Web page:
When Lizzie Gill and her husband acquired a historic property with an 1860s main house and a barn in rural Sharon, Connecticut, they realized a dream to escape Brooklyn for a more bucolic and less hectic life. But, turning the 700-square-foot barn into an 0pen-concept ADU presented its own set of challenges.
Lizzie Gill is a mixed media artist and has utilized her background for her latest renovation project: a 1990s-built barn that she has turned into a quaint art studio and ADU. By leaning on color, cleverly functional storage and coordinated hardware details. she created a harmonious space with distinct zones. “I’m always looking at colors,” Gill says. “That’s one of my favorite things about working with paint and different design aesthetics.”
The Power of Paint
To transform the dated post-and-beam barn, Gill, and her husband, relied on Benjamin Moore’s Soot, a deep blue-black. The inky hue, which was a compromise as she wanted black and he wanted blue, once again shows up in the banquette dining nook and the kitchen cabinetry. “It was a way of bringing the outdoors in, and I love repeating motifs,” says Gill.
In the kitchen, they decided to keep the original footprint, but replaced the builder-grade cabinets with IKEA Sektion boxes and Semihandmade DIY Shaker fronts to complement the era of the main house. Plus, the dark drawer pulls, which are the Larkin from Rejuvenation, remind her of an old library, a fitting nod to the property’s 19th century roots. “They were a modern version of something that would align with the Shaker style,” she says. Gill carried the dark hardware theme to the kitchen faucet and throughout the loft. “Because it’s open living, I didn’t want the kitchen to stand out like a kitchen,” she says.”When you come into the kitchen, the drawers are subdued with the black on dark and it feels clean.”
Furthermore, sleek appliances also make the kitchen feel more a apart of the main living spaces. “I live for my European skinny appliances,” Gill says. “I didn’t want [them] to feel so imposing.”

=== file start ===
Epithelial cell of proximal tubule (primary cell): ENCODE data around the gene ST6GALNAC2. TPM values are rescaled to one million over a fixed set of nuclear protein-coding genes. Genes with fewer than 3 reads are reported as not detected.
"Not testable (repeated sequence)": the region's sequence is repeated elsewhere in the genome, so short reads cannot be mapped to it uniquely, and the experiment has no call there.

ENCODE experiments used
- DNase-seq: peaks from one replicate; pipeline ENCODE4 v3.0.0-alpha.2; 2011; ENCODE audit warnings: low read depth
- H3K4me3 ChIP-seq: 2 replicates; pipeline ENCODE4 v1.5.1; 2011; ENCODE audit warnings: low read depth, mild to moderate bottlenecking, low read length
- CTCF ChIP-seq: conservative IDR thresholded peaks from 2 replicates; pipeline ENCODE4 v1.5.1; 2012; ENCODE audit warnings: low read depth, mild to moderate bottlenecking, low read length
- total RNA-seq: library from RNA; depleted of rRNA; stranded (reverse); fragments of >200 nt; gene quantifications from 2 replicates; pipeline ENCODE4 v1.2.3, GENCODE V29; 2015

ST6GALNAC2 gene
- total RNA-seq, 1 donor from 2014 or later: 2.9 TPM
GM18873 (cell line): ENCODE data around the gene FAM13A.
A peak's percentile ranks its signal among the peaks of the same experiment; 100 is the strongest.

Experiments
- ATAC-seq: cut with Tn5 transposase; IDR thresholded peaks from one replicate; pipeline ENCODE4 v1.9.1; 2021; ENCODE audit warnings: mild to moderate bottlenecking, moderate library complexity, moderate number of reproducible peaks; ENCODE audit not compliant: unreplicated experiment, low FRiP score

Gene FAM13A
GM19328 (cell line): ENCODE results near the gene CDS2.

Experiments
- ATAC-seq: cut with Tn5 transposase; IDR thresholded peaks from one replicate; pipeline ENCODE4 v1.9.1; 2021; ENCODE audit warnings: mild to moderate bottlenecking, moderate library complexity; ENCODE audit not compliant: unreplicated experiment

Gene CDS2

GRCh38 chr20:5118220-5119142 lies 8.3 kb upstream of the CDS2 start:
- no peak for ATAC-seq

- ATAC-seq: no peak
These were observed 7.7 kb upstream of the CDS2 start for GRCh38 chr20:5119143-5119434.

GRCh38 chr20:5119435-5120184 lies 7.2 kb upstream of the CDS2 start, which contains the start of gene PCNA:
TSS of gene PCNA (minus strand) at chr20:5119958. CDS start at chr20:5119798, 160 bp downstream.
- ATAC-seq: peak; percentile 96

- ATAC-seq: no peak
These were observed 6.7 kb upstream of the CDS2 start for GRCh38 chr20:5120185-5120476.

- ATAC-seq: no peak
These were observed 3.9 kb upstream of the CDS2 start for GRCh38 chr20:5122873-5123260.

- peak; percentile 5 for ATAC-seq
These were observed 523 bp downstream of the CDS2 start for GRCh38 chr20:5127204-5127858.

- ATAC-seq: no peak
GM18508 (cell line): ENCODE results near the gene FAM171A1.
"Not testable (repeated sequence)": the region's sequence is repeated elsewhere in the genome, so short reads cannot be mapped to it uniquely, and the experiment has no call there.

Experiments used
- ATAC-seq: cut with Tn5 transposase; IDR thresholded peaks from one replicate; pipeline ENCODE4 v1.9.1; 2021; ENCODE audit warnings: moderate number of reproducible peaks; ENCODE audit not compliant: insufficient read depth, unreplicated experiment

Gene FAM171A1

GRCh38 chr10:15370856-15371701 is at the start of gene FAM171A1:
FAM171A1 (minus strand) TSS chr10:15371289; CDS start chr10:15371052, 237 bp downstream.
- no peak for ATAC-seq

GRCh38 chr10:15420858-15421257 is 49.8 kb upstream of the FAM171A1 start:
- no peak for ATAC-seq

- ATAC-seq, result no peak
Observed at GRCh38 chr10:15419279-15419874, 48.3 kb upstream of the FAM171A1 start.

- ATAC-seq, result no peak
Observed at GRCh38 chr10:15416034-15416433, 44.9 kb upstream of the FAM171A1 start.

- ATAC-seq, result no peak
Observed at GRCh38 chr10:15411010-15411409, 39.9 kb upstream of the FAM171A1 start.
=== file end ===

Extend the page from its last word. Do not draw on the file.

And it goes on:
Floating Shelves Will Always Be in Style
While the sloping roofline left no room for upper cabinets, Gill has maximized storage with three floating shelves. “They’re both functional and aesthetic,” she says. “We were really confined by the eaves, but we wanted a place to put water glasses, coffee mugs and … a place to display certain objects.” A Japanese lacquer tray sits on one shelf, while a small landscape by Joe Kieffer helps segue the kitchen into the living room/bedroom area. A built-in etagere, where the couple displays books and objects, including a Victorian-era terrarium, separates the dining area from the bedroom.
Storage, Storage, Storage
The other big storage challenge the loft presented was the dearth of closets. So, they made the tough decision to swap the sliding glass door and dilapidated wood deck for a row of low floating Sektion cabinets with Semihandmade DIY Shaker fronts. Now, they have a wall-to-wall bank of cabinets, while the new picture window perfectly frames the view of the tree-covered mountains in the distance.
While the renovation had its challenges, Gill loves how it turned out. The once dilapidated red barn has now become a highly functional and personalized retreat for the artist and her husband.